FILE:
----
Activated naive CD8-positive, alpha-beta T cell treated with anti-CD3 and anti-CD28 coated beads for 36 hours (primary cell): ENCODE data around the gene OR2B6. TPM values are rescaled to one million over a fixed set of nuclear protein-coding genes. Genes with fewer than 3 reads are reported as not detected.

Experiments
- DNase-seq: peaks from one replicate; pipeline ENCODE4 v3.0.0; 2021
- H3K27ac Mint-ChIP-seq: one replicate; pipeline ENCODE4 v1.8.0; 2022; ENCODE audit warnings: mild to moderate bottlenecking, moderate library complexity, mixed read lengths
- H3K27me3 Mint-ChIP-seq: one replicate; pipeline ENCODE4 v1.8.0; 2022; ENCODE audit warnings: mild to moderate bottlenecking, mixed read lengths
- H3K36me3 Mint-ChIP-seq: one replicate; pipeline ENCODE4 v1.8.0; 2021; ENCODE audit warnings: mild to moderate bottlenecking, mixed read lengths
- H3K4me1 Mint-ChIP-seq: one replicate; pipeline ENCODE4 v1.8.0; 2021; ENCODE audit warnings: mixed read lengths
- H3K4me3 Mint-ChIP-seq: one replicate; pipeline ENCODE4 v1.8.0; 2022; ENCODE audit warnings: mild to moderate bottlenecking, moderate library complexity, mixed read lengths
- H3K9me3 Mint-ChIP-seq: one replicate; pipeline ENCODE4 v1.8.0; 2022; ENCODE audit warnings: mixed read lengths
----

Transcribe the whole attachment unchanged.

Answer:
Activated naive CD8-positive, alpha-beta T cell treated with anti-CD3 and anti-CD28 coated beads for 36 hours (primary cell): ENCODE data around the gene OR2B6. TPM values are rescaled to one million over a fixed set of nuclear protein-coding genes. Genes with fewer than 3 reads are reported as not detected.

Experiments
- DNase-seq: peaks from one replicate; pipeline ENCODE4 v3.0.0; 2021
- H3K27ac Mint-ChIP-seq: one replicate; pipeline ENCODE4 v1.8.0; 2022; ENCODE audit warnings: mild to moderate bottlenecking, moderate library complexity, mixed read lengths
- H3K27me3 Mint-ChIP-seq: one replicate; pipeline ENCODE4 v1.8.0; 2022; ENCODE audit warnings: mild to moderate bottlenecking, mixed read lengths
- H3K36me3 Mint-ChIP-seq: one replicate; pipeline ENCODE4 v1.8.0; 2021; ENCODE audit warnings: mild to moderate bottlenecking, mixed read lengths
- H3K4me1 Mint-ChIP-seq: one replicate; pipeline ENCODE4 v1.8.0; 2021; ENCODE audit warnings: mixed read lengths
- H3K4me3 Mint-ChIP-seq: one replicate; pipeline ENCODE4 v1.8.0; 2022; ENCODE audit warnings: mild to moderate bottlenecking, moderate library complexity, mixed read lengths
- H3K9me3 Mint-ChIP-seq: one replicate; pipeline ENCODE4 v1.8.0; 2022; ENCODE audit warnings: mixed read lengths